6. Piyang Caves – Tibet
The Piyan Caves are among the most important caves of Tibet, situated in the western part of the Tibetan Plateau and close vicinity of the sacred Mount of Kailash. There are over 1,100 caves at the site of different shapes and sizes – some are habitation sites, while other locations are believed to be meditation or ritual caves governed by gods and spirits. Humans inhabited the Tibetan Plateau at least 21,000 years ago, so there are speculations that numerous ancient artifacts and relics are hidden in the caves, tunnels, dark subterranean passages and other mysterious areas at the site, many of which have yet to be localized. The Piyang region covers an area of 10,000 square meters, making it difficult to explore. In the many temples built in the vicinity, there are prehistoric castle walls, murals, sculptures, pagodas and Buddhist niches filled with priceless paintings. However, no one really knows for sure where all the ancient scriptures, historical paper scrolls and prehistoric books believed to be safeguarded in the caves are really hidden.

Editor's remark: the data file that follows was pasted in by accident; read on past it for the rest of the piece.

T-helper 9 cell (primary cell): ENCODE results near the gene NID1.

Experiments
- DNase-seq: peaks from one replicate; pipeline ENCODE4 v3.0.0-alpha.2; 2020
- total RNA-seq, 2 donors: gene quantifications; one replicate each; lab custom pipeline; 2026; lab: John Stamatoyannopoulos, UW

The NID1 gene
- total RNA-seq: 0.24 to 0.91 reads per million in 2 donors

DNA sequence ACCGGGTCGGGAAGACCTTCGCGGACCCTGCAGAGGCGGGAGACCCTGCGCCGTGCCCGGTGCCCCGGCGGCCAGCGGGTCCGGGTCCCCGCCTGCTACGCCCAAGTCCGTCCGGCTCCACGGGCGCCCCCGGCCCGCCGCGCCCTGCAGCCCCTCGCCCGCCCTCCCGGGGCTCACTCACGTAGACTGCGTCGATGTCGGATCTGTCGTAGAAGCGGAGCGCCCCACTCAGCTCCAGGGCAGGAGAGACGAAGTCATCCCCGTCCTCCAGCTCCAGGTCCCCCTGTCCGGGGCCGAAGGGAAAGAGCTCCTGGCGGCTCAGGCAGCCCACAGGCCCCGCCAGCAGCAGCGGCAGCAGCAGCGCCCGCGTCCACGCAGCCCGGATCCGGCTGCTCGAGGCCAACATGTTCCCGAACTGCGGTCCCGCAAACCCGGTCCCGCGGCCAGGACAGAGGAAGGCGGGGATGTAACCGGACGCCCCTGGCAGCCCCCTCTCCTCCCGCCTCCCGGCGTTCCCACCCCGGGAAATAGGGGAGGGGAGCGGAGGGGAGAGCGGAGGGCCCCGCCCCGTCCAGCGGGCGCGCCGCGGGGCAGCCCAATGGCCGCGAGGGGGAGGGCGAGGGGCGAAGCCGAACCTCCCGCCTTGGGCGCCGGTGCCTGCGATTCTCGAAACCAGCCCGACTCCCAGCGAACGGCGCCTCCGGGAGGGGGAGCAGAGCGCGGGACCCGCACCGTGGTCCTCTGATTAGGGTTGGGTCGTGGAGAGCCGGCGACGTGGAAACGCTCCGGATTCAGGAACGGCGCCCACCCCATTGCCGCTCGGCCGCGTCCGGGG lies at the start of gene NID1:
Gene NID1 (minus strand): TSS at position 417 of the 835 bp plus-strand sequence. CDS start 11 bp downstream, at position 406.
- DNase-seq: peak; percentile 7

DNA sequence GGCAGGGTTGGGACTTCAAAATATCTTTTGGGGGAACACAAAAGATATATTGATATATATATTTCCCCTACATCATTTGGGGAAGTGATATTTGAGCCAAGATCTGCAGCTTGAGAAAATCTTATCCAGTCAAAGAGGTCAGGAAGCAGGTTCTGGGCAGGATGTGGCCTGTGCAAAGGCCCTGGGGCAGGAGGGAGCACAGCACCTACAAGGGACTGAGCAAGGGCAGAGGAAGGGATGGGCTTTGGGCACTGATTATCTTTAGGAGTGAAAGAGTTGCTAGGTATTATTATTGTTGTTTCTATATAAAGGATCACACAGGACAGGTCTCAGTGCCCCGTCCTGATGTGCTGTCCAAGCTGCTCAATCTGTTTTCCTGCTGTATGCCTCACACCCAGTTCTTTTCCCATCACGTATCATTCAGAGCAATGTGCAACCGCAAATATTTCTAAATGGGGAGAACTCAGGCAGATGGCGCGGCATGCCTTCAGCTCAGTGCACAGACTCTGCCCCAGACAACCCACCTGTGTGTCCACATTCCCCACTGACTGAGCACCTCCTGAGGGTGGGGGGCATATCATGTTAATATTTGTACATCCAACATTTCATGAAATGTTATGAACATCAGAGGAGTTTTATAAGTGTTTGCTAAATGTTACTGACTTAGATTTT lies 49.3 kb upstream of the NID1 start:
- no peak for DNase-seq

7. Denisova Cave – Siberia, Russia
Located in the northwestern Altai Mountains some 6 kilometers away from the village of Chernyi Anui, the Denisova Cave is a rock shelter where a series of scientific discoveries on man’s origins have been made in recent years. In 2008, a finger bone fragment of a juvenile female – referred to as the “X woman” – was found at the site. Experts have estimated that the female lived around 41,000 years ago, and analysis has indicated that this creature was genetically distinct from Neanderthals and modern humans. This previously unknown and long-extinct hominin species or subspecies have been named Denisovan after the cave where the bone fragment was discovered. In 2010, analysis on an upper molar from a young adult which was found in the cave ten years earlier was also determined to be from a Denisova hominin. The cave is located in a region thought to have also been inhabited concurrently in the past by Neanderthals and modern humans, making the site the one place we know so far where all three human forms have lived at one time or another.
The ancient caves we have mentioned are just a few of many archaeological sites that have the potential to rewrite history as we know it. These ancient sites and their abundant resources of historical and archaeological evidence are still being extensively explored and studied until now, as many believe that these caves still hide an abundance of secrets and discoveries that could fill the missing pieces in the origins of humanity.